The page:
Government iisn't doing the things it should be doing - functioning police service, judiciary, road, schools. Instead you get the reds and yellows taking turns to enrich themselves and think they know what they're doing. Stop trying to use public money for party vanity projects. Too many ministers with no productivity. Empires have been run by hundreds of people yet st lucia can't even build, let alone maintain a decent road around the island with all the "ministers for ra ra". How much debt there is and FUCK ALL to show for it. Independence is a fiction. St lucia relies on handouts. It's failed.You can't have any meaningful economy when personal property rights aren't respected and crimes go unpunished. There's no incentives where there should be and too much stick where there shouldn't (police relations)Also for a nation that needs tourism, people have a disgusting attitude to littering and plastics. Why can't government make a law for companies to return it like with the glass bottles? The pollution kills the fish and ecosystem. That's something useful they could do and would benefit everyone. Tax system is inefficient as well but that's another discussion.
Budget speeches written for Ministers of Finance are the mainstay of knowledge about economics. When it shows and that bites us in the tail, most o us can not even see it for what it is.
Short answer: it is both. When you don't know where the heck you are going, any road will do. That is the total MO of the Ministry of Finance for decades on end.
Countries wealth is made by it's people. I do not know any Afro country that has a high standard of welfare and living conditions.
We are trapped because the ECCB with current leadership continues to fail us. People cannot make informed decisions about the future because the mandarins there do not put out information that can help citizens understand what exactly is at stake. They put out nothing that can help people for the future uncertainties and risks.The ECCB does NOT consider the man in the street as a stakeholder. Meanwhile, it is very busy filtering its very packaged information. It provides communication to administrations in Member States that have little or sometimes absolutely no capacity to effectively manage their economies. Therefore, it is content on providing no forward guidance, just amusingly and historically dated reports on events past. Who needs this?Trends are most definitely, out of the picture.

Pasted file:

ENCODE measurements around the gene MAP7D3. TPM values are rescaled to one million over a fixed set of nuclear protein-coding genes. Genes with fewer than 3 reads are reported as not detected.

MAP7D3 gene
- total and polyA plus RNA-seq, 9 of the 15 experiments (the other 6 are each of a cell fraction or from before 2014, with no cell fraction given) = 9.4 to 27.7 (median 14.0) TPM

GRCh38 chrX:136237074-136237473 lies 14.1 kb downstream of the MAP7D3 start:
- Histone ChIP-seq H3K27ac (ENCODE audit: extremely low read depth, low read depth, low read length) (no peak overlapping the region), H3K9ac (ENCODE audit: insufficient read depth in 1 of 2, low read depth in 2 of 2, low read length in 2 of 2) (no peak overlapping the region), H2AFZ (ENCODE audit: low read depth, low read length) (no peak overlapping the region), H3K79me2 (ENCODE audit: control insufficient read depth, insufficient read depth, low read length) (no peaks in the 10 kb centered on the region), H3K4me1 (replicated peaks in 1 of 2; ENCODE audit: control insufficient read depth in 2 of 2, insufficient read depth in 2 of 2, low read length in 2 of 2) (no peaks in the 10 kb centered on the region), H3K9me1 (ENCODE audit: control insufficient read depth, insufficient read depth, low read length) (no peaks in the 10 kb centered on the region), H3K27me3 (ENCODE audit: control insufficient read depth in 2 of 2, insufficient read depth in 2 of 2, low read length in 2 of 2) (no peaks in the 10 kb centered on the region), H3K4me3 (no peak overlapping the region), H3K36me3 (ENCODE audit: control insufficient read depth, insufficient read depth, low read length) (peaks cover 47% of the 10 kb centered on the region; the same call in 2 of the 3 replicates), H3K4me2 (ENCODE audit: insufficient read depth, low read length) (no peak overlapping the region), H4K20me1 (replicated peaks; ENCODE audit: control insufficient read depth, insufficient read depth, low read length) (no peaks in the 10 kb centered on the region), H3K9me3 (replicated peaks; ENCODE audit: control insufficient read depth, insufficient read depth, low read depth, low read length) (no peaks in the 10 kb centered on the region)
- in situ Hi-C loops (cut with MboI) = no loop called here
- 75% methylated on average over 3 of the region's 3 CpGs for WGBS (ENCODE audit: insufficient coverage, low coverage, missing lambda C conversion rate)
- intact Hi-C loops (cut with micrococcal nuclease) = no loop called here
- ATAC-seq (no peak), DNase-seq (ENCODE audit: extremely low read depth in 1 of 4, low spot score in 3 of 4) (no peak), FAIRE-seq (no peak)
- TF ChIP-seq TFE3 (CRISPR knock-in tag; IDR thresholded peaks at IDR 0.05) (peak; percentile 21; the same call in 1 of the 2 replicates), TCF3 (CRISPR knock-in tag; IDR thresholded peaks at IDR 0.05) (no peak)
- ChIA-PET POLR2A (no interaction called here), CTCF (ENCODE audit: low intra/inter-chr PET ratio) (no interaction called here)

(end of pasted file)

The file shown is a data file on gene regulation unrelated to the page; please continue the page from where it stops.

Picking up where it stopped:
What ever it is I would say the country is caput. It has not worked before will not work again. Things are set to turn or its head so you hold on.
@MI..."You can't have any meaningful economy when personal property rights aren't respected and crimes go unpunished".YOU ARE MY HERO. Well said! The train has left the Station (St Lucia); ain't no stopping it!!
Really? that quote from DWIGHT VENNER.He headed the Ministry of Finance aand the Public Service Ministry in what was deemed to be the most progressive? country in the OECS; that is; St. Lucia.Then it is the same individual DWIGHT VENNER who has headed the Central Bank of the OECS for decades; and it is under his (DWIGHT VENNER's) watch that those millions of government debt (in the form of issue of bonds and treasury bills) were accommodated by the ECCB. Now he's trying to cover his ass. It won't work. He has to be sent home. He's time has come to be REPLACED.
Just where did St. Lucians get the idea that an individual who studied Economics; knows or has the competencies in Finance or Banking?A whole lot of round pegs in square holes", dragging that country to its knees.